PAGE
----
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Pompom making in Tuni

August 4, 2014

In the shade of the warm sun and under a spreading tree we sit with three groups of enthusiastic children, forty or more, eager to begin the craft activities which on this occasion is Pompom making….an unusual activity in such heat, you might think (my own childhood memory is of a ’round the fire’ winter activity). Wool seems such a strange material to be working with in the tremendous heat!

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The templates are already made and balls of brightly coloured wool cascade from poly bags into a glorious pool of colour on the dusty ground: mauve, fluorescent green, fuchsia pinks….colours reflected in the vibrant Indian culture around us.

The wool balls are distributed to the enthusiastic children crowding round us and the leaders give a careful demonstration (including “one I prepared earlier” to the attentive children).

The demonstration is one any self-respecting Blue Peter presenter would feel rightly proud of. Keen anticipation is followed by quick learning and a prolonged period of quiet concentration by a frantic Pompom race to be the first finished.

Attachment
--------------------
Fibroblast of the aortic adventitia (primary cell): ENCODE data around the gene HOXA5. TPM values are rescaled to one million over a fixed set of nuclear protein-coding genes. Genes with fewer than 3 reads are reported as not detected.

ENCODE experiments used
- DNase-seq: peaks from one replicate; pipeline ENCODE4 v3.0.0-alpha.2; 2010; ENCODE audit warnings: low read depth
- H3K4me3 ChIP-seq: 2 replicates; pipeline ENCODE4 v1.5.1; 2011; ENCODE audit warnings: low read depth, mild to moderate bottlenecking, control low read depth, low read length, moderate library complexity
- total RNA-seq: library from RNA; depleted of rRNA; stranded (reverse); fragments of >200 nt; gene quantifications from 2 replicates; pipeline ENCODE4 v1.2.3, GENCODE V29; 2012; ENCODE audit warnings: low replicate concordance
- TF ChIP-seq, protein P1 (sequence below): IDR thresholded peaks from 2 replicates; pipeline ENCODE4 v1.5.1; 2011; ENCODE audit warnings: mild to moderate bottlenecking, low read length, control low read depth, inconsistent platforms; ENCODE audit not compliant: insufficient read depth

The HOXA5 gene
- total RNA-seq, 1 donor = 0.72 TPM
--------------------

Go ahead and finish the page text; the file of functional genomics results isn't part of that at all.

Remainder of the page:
In all too short a time a sudden bottleneck of excited children elbow for their turn to have their special Pompom bud cut open, allowing it to burst unexpectedly into a colourful flower right before their eyes… it is magical.

In the chaotic excitement of the bunch of blossoming Pompoms I notice, sitting at the back of the group and still engrossed in the activity, one small boy apparently having difficulty. With restricted movement in his hands, he appears unable to keep up with the others and his Pom Pom is small and hardly formed. I stay with him into break time and together we finish his so he is just like all the others and he leaves happily swinging the coloured ball in the air.

Over break time I speak to another volunteer who was also working with the group and I find out that it is not that he was slow in finishing his first Pompom – it was his¬†second ball . He had been spotted generously handing his first one over the school wall to a passing child. So it is not just the school pupils who benefitted from the craft. He certainly was crafty….and kind!

The Pompom making is repeated in the afternoon with another group of equally enthusiastic children and at one point I notice the PE teacher concentrating carefully while making his own.

This was one activity in particular that everyone seemed to enjoy and all had something bright and attractive to show for their hard work.

Hazel Macauley

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